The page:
This is a weekly post that highlights resources from other counselors that I have found helpful. The counselors may be from the biblical counseling, Christian psychology, integration, or secular counseling traditions. By linking to a post, I am not giving it my full endorsement, I am merely indicating that I believe it made a unique contribution or raised an important subject for consideration.
4 Ways Brothers Can Encourage Their Sisters in Ministry by Melissa Kruger
I know some men may have read [Beth] Moore’s article and wondered, What can I do to encourage my sisters? While this is by no means an exhaustive list, here are four ways my brothers have supported me and loved me well as we serve together.
Seven Reasons Why Church is Difficult for those Touched by Mental Illness by Steven Grcevich
As a physician specializing in child and adolescent psychiatry, I wondered whether church participation was a problem for the types of families served by our practice—kids with anxiety, depression, or ADHD, and parents who were often receiving treatment for a mental health condition. I began informally surveying families about their church involvement during follow-up visits and was floored by some of the stories they shared.
- This article on “50 Good Mental Health Habits” is an attempt to help de-stigmatize the conversation about mental health in the church.
When Children Say “I’m Bored” by Julie Lowe
We have a common crisis in our home; it is the calamity of boredom. Our children might even consider it a catastrophe. “I’m bored” is repeated so often it would not be an overstatement to say that these words echo continuously throughout our home especially during any break from school.
God’s Idea of “Good” by Joni Eareckson Tada
But I’ve lived long enough in my wheelchair to know that sometimes, our idea of “good” falls substantially short from God’s idea of good. So how do we accurately read Psalm 84:11?
- I have always appreciated Joni’s courage and sweet spirit as she engages hard questions about suffering. I hope this article “How to Find Joy in Suffering” embodies the same disposition.
Six Good Lessons from Disability by Paul Tautges
Dr. Ralston writes an essay entitled, “Why Am I Disabled? – Reflections on Life’s Questions and God’s Answers.” In this essay, he mentions some of the good lessons he has learned from living with a disability.
- These articles on suffering took me back to a resource from Brian Croft (see the “What I’m Reading” section below).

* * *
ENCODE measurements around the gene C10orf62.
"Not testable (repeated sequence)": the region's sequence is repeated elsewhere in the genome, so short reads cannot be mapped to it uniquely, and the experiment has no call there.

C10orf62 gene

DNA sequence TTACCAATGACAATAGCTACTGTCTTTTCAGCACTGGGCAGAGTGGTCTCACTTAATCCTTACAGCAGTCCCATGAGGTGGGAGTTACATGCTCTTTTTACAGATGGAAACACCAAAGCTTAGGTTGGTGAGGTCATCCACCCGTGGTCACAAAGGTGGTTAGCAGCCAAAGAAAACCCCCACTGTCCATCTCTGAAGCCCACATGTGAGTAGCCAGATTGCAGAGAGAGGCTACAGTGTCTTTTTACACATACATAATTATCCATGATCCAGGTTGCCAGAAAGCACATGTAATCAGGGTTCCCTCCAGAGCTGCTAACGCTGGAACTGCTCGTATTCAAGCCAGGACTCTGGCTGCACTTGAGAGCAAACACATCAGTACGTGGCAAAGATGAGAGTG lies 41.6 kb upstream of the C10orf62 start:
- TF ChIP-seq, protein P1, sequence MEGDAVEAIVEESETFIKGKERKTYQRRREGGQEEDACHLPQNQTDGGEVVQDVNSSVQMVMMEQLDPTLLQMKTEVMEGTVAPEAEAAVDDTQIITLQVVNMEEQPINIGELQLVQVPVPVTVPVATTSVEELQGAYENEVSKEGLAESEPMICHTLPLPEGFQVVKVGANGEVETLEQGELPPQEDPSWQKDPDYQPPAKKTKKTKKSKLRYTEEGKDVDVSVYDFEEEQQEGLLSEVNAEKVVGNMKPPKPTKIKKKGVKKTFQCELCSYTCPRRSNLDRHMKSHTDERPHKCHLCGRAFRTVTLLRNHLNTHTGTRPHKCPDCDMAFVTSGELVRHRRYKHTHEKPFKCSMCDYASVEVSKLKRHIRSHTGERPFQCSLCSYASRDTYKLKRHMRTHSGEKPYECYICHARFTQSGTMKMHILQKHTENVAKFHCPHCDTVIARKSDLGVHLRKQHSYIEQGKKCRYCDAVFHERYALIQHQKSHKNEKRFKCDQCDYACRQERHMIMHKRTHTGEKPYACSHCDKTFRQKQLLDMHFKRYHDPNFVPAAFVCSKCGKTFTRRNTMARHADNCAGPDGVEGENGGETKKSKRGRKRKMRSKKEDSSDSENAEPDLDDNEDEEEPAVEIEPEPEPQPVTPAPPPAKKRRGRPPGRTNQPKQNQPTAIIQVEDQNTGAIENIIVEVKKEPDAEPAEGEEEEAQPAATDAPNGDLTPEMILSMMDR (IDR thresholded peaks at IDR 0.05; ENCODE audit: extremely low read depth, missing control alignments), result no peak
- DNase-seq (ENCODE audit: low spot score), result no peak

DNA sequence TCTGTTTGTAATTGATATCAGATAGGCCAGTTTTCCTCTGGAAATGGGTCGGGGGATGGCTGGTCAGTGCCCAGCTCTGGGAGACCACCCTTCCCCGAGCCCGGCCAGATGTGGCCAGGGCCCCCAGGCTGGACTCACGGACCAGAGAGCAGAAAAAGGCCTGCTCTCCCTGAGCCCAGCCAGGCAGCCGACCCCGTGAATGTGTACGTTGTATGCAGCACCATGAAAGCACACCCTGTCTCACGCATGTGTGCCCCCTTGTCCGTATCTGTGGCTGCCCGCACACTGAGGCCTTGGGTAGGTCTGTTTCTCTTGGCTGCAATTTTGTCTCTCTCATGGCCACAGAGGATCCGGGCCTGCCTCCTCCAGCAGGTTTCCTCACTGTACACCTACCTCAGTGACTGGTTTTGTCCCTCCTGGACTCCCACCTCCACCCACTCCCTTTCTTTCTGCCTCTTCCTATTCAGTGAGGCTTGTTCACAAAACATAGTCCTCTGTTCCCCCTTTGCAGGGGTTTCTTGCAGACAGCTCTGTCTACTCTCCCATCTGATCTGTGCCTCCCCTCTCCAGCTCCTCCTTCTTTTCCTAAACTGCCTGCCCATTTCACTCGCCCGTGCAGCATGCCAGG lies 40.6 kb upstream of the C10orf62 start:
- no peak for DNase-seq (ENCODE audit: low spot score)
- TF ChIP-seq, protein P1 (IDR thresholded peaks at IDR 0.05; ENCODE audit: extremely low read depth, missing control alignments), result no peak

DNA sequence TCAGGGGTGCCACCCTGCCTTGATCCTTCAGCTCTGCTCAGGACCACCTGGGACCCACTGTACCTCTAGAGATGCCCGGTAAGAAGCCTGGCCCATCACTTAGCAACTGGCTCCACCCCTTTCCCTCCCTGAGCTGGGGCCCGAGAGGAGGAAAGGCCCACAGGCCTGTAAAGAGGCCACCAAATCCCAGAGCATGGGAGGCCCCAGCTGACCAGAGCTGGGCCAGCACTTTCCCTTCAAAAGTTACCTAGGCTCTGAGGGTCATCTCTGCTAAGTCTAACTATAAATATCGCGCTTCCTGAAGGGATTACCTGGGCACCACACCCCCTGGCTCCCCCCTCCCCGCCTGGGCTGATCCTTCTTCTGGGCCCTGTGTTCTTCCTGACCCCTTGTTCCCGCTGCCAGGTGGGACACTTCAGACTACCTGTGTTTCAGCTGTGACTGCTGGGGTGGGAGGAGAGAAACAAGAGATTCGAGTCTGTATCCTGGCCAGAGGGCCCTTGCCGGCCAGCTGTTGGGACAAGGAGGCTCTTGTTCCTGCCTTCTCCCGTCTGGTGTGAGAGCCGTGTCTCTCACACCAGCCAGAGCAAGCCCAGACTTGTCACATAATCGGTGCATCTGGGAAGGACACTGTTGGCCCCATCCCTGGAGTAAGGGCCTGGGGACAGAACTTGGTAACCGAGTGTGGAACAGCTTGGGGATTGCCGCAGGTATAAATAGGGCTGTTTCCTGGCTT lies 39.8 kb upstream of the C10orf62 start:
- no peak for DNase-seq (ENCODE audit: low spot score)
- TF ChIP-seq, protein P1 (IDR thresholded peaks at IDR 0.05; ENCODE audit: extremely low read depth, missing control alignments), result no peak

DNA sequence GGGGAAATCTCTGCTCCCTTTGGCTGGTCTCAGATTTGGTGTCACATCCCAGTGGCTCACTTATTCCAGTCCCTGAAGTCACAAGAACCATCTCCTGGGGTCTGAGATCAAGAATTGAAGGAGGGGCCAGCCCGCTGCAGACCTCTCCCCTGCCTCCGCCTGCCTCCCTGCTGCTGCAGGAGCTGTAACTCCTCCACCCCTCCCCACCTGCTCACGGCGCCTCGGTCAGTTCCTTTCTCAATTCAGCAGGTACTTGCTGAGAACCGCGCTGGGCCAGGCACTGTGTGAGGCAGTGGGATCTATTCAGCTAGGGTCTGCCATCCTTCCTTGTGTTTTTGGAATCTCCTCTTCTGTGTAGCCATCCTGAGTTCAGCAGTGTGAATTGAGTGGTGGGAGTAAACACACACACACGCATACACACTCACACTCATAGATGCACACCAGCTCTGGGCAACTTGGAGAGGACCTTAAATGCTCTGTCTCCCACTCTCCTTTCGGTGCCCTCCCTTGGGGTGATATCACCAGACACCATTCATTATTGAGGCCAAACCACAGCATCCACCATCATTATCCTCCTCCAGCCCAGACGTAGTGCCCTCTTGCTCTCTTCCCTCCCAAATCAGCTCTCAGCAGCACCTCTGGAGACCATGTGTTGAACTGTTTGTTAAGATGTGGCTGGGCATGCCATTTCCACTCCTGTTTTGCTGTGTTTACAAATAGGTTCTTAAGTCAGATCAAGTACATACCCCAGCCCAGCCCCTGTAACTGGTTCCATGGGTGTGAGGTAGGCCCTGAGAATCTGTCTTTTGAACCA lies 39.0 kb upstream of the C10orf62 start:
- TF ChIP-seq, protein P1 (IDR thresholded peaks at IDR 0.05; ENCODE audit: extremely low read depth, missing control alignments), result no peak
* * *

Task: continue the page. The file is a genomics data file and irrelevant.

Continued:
What I’m Reading
Visit the Sick: Ministering God’s Grace in Times of Illness by Brian Croft. One of the marks of the ministry of Jesus is his compassionate care for the sick. Jesus brought healing and hope to individuals struggling with life-debilitating illnesses. Ministry to the sick should also be a mark of his followers, but in many churches today it is neglected or pushed to the periphery of ministry concerns.
To counter our modern tendency to minimize or ignore sickness, pastor Brian Croft looks to paradigms of the past and examines historical models of care that honor God, obey the teachings of Scripture, and communicate loving care to those who are struggling with sickness and disease.
Visit the Sick gives pastors, church leaders, and caregivers the biblical, theological, pastoral, and practical tools they need to navigate through both the spiritual and physical care of the sick and dying.
Tweets of the Week
Comparison robs us of the empathy needed to pray for those who long for what we have and the humility needed to pray for those who have what we long for.
— Lore FergusonWilbert (@lorewilbert) May 14, 2018
The best men, if they sin, should give the best example of repentance. —Matthew Henry
— Tabletalk Magazine (@Tabletalk) May 12, 2018
It's not that beauty is absent in the creation of woman.
It's that sermons on the creation of Adam include physicality, yes, but also work, leadership, cultivation, creativity, etc.
Yet with Eve's creation, it's all about her body. With none of the rest of God's holistic image.
— Ashley Gorman (@AshMarvGorman) May 12, 2018
Christians, especially ministers, so often think they must always contribute something when they are in the company of others, that this is the one service they have to render. They forget that listening can be a greater service than speaking. – Dietrich Bonhoeffer
— Micah Fries (@micahfries) May 11, 2018
On the Lighter Side
Because, “A joyful heart is good medicine, but a crushed spirit dries up the bones,” Proverbs 17:22.
Probably the most common writing weakness I see in students who can write and think well is the use of ill-chosen, nonsensical, inappropriate, over-the-top, absurd, rampant, and very totally rather unnecessary adjectives and adverbs. #amgrading
— Karen Swallow Prior (@KSPrior) May 15, 2018